The Cuckoo’s Calling | Robert Galbraith (J.K. Rowling)

There is something intensely disquieting about beginning a book with a sticker on its cover saying: “J.K. Rowling writing as Robert Galbraith." The effect of this tiny bubble of information on seasoned readers of crime fiction is akin to what a child must feel when told about the real identity of Santa Claus.

But the clarification of the true authorship of The Cuckoo’s Calling was unavoidable after a minor lapse on Twitter managed to blow Rowling’s cover. In an ideal world, such revelations ought to have been saved for historians hunting for trivia among Rowling’s papers many decades from now—and striking gold in their quest. But the real world, driven by an all-invasive media and publicity machinery, had other plans.

More troubling, though entirely unsurprising, is the way the knowledge of the identity of the writer has become key to the success of the book. Would anyone have cared much for the book had this secret not become public? As far as sales figures are concerned, copies were not exactly flying off the shelves before Rowling came into the picture. But The Cuckoo’s Calling was not doing poorly either, especially for an allegedly “first-time" author.

The Cuckoo’s Calling: Hachette India, 449 pages, Rs 599
The Cuckoo’s Calling: Hachette India, 449 pages, Rs 599

In the best tradition of British crime writing, The Cuckoo’s Calling manages to create psychologically complex and convincing characters. PI Strike has a pretty (female) sidekick called Robin (Rowling allows Strike the Batman joke before readers can begin sniggering). At the heart of the story is the alleged murder of a supermodel, around which various issues coalesce. From the rapacious paparazzi to murky problems of adoption to conflicts of race and class, Rowling manages to weave into her plot themes that are resonantly topical in contemporary Britain. With her gradual and circuitously unfolding plot, she seems closer to P.D. James than Agatha Christie, the kind of crime writer whose priority is depth, not pace, though one, in her best British manner, would never want to exhaust her readers emotionally. In the end, we are left with the satisfying aftertaste of freshly-baked scones and home-made jam, satiated and willing to move on to something more challenging.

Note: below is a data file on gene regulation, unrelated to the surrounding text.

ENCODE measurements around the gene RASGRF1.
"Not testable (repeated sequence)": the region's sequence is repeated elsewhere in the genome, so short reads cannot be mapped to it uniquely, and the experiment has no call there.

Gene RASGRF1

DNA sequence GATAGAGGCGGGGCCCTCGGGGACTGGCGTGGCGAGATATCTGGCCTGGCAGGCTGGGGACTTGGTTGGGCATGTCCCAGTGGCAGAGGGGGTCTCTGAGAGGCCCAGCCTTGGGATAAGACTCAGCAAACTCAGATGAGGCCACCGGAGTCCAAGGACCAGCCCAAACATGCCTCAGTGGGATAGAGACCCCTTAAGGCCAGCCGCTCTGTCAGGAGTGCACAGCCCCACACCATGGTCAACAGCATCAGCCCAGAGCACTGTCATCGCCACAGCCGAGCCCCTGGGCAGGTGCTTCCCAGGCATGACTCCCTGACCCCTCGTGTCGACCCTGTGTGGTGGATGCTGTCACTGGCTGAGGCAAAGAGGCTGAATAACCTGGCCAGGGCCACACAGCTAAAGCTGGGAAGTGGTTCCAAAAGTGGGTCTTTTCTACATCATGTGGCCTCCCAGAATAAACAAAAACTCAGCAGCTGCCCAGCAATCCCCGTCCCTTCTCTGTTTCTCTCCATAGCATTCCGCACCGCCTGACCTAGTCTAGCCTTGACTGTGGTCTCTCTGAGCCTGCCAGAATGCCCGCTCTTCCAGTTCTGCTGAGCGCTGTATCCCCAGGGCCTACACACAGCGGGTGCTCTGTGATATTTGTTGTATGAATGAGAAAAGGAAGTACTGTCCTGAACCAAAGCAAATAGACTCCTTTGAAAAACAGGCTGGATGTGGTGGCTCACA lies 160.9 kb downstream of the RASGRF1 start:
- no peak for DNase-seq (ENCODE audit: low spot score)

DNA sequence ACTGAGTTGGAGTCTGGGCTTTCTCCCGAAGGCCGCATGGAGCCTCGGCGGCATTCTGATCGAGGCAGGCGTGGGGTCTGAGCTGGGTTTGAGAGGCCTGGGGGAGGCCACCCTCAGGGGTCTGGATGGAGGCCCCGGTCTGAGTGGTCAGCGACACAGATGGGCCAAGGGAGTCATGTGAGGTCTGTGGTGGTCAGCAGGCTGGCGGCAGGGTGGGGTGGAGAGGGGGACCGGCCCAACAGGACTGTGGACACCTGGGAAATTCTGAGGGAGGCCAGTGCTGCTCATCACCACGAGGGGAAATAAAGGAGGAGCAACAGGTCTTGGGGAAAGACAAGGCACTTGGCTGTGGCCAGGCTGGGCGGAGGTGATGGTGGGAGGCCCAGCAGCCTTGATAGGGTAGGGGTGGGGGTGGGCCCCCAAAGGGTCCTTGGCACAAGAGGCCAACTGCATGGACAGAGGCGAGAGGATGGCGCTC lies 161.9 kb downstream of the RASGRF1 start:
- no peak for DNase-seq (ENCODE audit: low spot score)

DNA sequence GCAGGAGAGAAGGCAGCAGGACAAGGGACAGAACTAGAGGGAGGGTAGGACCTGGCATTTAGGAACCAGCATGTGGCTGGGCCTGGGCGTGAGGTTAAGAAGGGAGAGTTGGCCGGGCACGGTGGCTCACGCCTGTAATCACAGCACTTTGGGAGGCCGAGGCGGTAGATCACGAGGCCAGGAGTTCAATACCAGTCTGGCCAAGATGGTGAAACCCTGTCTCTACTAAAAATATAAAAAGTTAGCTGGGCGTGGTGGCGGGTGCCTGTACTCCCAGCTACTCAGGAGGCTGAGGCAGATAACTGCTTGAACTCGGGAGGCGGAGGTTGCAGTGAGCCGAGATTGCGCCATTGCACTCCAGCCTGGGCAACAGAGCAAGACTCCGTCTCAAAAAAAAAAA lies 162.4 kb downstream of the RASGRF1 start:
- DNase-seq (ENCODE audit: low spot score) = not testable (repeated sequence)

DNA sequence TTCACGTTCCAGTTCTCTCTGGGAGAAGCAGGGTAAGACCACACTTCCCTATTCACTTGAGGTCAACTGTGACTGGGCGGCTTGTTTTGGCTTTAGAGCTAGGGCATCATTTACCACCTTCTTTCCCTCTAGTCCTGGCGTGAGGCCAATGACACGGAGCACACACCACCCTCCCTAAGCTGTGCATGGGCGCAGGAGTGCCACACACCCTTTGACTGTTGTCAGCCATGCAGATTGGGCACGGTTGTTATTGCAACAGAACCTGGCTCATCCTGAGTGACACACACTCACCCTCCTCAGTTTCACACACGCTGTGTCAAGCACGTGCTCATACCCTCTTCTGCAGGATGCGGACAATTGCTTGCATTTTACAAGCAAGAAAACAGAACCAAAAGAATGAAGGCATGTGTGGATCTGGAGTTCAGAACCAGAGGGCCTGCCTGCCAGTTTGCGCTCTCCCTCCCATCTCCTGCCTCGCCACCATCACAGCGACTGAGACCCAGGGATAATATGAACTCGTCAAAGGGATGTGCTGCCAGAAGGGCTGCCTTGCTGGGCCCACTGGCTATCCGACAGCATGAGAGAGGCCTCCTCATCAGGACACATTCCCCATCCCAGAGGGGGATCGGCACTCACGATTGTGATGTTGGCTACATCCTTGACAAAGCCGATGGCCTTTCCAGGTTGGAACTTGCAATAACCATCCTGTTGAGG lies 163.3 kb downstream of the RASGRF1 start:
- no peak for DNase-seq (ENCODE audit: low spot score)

While paying attention to the craft of the plot, Rowling does not neglect its execution. The treatment is charmingly cinematic, especially the way she evokes vignettes of daily life in contemporary London, and occasionally, a gruesome episode, such as the discovery of a body floating in the Thames, may bring to mind scenes from cult classics like Alfred Hitchcock’s Frenzy. The social observations are astute—laced with just the right degree of cynicism, sarcasm and empathy. The keen attention to clothes, accessories and the accoutrements of the fashion industry, the biting and often bitchy comments on the lives of the rich and wasted, are hugely entertaining—and would have been remarkable for a first-time author, had the reader not been disabused of the identity of “Robert Galbraith".

Some of Rowling’s abiding concerns, especially with unsavoury media intrusion into the private lives of celebrities, derive from her personal experiences. One of her chief public battles, since the immense popularity of the Harry Potter series, has been with the media, which has been prying into her private life in every possible way. In 2011 in the Leveson Inquiry, into the workings of the British press following the News International phone hacking scandal, Rowling testified, telling the panel how she had been appalled by notes from journalists in her five-year-old daughter’s schoolbag. Two years on, not much seems to have changed.

The Cuckoo’s Calling is out in book stores in India this week.

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